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Former lawyers file complaint with Manitoba Human Right Commission over courthouse accessibility

Unploughed snow, inaccessible washrooms, and heavy doors at heart of issue forcing them to leave practice

Former lawyers file complaint with Manitoba Human Right Commission over courthouse accessibility
Two former Winnipeg lawyers say inaccessible courthouses and court rooms made it difficult to practice law.

Two former Winnipeg lawyers living with disabilities have each filed a complaint with the Manitoba Human Rights Commission detailing how many Manitoba court buildings are inaccessible, a situation that made it virtually impossible for them to pursue their livelihood.

Mike Reimer and Peter Tonge allege that an “attitude of indifference” exists within the Manitoba justice system including the Province of Manitoba, the Court of Queen’s Bench, the Provincial Court and the Law Society of Manitoba to “rectify these historic and ongoing issues.”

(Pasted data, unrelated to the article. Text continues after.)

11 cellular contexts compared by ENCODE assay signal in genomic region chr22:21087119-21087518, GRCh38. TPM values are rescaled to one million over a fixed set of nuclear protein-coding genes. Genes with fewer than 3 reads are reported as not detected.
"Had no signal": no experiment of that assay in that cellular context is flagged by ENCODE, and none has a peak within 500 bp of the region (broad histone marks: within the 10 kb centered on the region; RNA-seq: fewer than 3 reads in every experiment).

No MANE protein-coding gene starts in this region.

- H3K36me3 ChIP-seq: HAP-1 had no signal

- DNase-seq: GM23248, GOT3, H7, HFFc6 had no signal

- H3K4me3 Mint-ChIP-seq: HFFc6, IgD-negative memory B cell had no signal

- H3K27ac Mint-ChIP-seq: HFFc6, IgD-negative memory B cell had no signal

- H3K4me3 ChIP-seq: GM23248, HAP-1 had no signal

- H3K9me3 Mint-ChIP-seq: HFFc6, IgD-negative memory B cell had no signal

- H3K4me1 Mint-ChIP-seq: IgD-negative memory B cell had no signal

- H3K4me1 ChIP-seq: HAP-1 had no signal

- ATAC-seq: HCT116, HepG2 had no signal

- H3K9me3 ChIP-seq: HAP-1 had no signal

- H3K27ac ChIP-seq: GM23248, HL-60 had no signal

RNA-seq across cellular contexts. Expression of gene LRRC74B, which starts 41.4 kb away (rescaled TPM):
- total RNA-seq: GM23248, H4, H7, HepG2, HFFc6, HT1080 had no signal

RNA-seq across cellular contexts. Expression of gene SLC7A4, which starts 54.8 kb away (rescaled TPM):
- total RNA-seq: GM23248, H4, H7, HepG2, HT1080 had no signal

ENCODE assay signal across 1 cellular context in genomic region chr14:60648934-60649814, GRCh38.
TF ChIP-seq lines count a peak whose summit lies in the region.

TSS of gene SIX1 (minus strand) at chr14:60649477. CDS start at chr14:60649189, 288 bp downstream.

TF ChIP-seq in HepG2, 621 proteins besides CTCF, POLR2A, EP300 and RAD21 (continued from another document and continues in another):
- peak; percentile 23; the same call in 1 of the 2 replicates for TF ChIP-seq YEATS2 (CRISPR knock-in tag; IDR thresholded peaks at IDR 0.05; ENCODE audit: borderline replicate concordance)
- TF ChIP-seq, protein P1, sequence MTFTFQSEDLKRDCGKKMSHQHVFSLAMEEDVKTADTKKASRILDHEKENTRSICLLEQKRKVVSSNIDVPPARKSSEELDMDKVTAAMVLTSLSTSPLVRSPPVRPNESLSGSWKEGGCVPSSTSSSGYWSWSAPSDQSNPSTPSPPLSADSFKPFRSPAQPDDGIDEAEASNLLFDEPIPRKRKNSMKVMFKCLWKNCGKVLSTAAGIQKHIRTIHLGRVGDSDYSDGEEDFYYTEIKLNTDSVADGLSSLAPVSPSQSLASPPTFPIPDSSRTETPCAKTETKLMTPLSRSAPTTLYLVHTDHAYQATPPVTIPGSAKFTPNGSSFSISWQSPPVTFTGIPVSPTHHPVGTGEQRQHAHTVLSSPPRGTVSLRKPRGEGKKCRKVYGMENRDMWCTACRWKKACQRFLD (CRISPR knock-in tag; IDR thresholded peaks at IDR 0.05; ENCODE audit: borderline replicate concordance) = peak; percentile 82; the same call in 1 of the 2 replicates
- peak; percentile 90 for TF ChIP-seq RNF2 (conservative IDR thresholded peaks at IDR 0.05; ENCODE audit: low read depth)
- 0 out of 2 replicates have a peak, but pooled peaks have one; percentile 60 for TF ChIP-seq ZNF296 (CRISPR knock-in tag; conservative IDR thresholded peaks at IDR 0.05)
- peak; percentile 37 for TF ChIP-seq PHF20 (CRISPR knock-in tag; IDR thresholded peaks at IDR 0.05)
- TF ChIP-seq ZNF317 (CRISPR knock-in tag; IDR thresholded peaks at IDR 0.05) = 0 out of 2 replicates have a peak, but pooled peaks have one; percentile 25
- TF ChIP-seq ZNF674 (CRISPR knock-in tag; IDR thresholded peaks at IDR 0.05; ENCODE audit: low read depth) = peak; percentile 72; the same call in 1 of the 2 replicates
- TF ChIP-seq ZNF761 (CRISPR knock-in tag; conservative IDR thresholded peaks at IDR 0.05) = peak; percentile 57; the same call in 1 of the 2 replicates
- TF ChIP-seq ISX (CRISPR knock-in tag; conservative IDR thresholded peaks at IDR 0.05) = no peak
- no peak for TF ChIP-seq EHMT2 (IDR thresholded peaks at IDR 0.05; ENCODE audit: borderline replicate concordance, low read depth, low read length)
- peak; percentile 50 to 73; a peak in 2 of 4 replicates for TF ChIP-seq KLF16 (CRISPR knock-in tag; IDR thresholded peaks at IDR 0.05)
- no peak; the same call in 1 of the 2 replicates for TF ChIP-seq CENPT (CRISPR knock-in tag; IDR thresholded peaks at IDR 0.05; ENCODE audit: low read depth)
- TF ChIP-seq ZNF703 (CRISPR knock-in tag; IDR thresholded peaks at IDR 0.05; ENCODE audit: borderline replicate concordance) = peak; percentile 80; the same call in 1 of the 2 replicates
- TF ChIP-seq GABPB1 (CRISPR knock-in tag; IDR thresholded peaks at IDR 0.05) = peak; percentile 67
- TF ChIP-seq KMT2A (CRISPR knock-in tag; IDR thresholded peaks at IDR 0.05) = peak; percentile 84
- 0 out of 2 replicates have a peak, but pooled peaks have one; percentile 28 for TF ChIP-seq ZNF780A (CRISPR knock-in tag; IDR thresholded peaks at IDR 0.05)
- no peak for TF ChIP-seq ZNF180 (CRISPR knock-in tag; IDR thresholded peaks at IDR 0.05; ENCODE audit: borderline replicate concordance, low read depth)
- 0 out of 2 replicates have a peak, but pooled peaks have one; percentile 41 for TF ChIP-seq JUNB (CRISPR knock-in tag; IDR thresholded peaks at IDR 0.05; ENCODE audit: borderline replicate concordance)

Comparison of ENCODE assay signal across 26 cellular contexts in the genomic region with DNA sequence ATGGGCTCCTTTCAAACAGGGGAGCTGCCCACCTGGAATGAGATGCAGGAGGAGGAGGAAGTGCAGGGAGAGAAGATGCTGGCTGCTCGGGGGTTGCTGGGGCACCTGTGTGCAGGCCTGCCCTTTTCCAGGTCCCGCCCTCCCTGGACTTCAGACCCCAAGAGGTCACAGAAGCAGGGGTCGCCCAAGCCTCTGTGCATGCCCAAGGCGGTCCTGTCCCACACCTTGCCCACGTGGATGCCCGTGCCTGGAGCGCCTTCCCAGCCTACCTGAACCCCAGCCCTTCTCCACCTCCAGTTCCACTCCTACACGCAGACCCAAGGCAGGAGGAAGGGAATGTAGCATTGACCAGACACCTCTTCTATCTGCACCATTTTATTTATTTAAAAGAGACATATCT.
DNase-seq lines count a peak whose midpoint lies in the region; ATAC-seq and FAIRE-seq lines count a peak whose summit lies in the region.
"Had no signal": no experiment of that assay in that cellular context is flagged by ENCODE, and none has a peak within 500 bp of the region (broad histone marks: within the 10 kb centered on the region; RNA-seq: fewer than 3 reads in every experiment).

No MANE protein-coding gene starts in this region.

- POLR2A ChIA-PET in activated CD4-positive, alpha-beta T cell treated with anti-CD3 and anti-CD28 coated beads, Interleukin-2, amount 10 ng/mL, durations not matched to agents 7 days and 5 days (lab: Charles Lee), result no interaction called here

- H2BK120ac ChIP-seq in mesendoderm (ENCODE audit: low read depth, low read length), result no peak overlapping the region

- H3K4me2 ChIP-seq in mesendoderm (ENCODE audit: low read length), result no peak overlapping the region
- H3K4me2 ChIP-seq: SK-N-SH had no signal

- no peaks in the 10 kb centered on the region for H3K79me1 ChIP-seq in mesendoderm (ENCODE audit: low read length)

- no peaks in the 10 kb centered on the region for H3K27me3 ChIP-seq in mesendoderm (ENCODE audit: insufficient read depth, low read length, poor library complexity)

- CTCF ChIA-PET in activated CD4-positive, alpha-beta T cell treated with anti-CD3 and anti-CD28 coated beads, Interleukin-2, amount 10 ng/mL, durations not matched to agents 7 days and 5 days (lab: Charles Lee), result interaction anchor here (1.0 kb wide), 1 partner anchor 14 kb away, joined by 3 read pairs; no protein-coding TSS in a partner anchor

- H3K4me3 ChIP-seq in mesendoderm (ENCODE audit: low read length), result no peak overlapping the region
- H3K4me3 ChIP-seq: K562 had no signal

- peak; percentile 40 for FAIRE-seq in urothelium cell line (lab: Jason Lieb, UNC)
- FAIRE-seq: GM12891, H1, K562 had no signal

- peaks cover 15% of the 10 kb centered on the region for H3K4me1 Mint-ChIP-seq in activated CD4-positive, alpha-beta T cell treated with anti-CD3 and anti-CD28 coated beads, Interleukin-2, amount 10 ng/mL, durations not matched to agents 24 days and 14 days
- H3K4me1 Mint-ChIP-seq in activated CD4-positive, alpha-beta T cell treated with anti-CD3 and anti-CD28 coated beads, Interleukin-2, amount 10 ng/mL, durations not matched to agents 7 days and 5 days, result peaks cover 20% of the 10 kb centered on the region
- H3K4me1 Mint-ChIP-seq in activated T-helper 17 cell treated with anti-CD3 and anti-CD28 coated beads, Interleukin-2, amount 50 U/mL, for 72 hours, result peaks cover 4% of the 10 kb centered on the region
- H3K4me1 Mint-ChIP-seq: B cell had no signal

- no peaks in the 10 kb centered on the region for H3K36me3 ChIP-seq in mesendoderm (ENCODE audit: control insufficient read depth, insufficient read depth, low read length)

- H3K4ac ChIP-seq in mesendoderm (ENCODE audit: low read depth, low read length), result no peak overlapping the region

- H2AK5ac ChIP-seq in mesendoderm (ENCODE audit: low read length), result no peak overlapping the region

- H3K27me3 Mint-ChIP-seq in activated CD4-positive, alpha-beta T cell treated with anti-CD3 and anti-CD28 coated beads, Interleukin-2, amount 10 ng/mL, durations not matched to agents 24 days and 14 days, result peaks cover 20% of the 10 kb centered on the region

They say this indifference violates sections 13, 9(1)(a)(d) and 9(2)(l) of the Manitoba Human Rights Code. The complaints also say the discrimination extends beyond practicing lawyers in Manitoba to articling students and law students with physical disabilities who are experiencing barriers to full participation in Manitoba's legal profession.

Not only that, Tonge and Reimer say the problem extends to members of the public who have business with the courts, so they hope to trigger regulatory changes that would force the province to make the structures accessible for everyone.